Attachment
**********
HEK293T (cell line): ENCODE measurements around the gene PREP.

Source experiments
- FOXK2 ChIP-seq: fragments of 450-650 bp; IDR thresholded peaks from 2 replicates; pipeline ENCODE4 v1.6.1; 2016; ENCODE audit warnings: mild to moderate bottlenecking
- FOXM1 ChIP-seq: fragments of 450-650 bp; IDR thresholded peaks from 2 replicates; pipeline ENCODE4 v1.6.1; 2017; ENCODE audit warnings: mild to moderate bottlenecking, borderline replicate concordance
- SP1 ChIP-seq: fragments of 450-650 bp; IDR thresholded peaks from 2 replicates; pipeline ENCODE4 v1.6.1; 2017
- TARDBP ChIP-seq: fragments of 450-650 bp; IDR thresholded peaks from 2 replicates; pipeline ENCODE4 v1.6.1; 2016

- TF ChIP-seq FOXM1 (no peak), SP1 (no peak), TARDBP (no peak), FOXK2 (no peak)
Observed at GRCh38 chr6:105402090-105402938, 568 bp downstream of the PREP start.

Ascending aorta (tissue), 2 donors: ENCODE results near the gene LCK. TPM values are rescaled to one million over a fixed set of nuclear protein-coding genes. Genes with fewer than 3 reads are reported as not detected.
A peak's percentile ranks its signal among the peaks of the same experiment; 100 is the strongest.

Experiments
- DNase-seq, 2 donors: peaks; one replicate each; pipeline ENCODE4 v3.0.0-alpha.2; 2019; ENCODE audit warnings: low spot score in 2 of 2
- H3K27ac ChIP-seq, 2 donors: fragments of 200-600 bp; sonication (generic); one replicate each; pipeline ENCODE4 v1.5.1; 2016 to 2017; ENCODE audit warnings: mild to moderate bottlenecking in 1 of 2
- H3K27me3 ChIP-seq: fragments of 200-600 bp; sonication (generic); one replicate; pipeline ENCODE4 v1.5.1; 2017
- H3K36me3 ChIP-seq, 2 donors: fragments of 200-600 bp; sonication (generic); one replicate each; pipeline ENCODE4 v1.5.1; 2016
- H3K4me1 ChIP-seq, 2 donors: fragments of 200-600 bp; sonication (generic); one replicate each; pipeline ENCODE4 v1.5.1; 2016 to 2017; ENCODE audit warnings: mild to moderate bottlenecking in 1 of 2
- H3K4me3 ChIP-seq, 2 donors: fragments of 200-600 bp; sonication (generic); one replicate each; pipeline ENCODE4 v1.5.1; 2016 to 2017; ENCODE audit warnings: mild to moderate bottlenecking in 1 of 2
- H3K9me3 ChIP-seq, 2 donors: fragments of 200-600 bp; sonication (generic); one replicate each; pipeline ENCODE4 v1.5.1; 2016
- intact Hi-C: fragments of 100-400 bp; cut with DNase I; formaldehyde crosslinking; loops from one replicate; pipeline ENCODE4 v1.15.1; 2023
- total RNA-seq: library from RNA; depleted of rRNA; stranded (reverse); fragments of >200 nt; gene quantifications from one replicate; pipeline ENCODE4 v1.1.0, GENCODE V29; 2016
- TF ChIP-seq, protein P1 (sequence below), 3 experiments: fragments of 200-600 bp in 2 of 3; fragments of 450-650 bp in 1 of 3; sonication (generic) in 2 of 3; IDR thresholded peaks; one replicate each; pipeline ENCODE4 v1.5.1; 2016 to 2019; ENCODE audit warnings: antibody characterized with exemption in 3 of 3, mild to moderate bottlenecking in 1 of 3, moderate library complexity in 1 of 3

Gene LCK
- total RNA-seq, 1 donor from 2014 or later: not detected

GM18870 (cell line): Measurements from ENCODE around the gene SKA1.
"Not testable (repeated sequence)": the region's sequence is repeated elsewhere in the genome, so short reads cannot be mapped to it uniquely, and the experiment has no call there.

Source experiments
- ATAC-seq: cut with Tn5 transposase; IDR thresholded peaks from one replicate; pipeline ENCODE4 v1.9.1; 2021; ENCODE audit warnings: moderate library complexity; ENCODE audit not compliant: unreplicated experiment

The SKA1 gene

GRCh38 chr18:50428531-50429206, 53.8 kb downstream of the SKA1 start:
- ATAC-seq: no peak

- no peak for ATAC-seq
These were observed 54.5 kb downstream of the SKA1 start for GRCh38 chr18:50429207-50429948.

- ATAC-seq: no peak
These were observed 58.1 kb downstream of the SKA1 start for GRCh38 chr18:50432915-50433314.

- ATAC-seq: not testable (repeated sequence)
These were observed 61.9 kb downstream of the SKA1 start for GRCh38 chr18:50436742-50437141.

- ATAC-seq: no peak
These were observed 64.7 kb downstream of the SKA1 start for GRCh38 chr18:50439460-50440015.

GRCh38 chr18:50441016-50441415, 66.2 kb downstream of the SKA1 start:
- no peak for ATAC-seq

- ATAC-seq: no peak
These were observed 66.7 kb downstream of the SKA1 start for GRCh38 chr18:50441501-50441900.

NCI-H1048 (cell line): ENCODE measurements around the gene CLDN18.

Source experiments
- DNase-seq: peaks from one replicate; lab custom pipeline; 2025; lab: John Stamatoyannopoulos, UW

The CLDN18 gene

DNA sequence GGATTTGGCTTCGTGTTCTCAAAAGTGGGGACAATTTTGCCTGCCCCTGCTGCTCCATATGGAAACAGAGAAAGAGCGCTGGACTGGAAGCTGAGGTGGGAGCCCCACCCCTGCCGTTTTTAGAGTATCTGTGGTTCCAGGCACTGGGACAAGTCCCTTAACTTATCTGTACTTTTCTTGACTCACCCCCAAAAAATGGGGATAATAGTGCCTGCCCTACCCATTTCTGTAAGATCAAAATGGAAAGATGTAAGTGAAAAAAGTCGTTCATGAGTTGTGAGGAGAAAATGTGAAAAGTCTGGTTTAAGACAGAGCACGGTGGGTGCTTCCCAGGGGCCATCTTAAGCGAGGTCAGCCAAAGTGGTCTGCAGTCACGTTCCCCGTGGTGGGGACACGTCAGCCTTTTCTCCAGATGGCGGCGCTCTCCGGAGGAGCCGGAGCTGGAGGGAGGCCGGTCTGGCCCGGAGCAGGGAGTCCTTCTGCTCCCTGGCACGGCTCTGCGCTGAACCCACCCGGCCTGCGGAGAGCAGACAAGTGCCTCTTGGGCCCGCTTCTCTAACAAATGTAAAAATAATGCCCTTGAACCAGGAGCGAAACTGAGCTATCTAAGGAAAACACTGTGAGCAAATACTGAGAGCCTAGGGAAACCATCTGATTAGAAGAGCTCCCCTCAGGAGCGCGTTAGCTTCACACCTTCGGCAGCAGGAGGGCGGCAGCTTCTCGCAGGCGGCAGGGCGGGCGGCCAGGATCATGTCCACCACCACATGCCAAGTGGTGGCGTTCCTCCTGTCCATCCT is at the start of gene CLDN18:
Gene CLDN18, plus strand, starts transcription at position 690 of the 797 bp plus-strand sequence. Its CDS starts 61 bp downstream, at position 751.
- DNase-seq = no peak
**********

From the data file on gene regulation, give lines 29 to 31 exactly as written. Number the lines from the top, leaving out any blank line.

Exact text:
GRCh38 chr18:50428531-50429206, 53.8 kb downstream of the SKA1 start:
- ATAC-seq: no peak

- no peak for ATAC-seq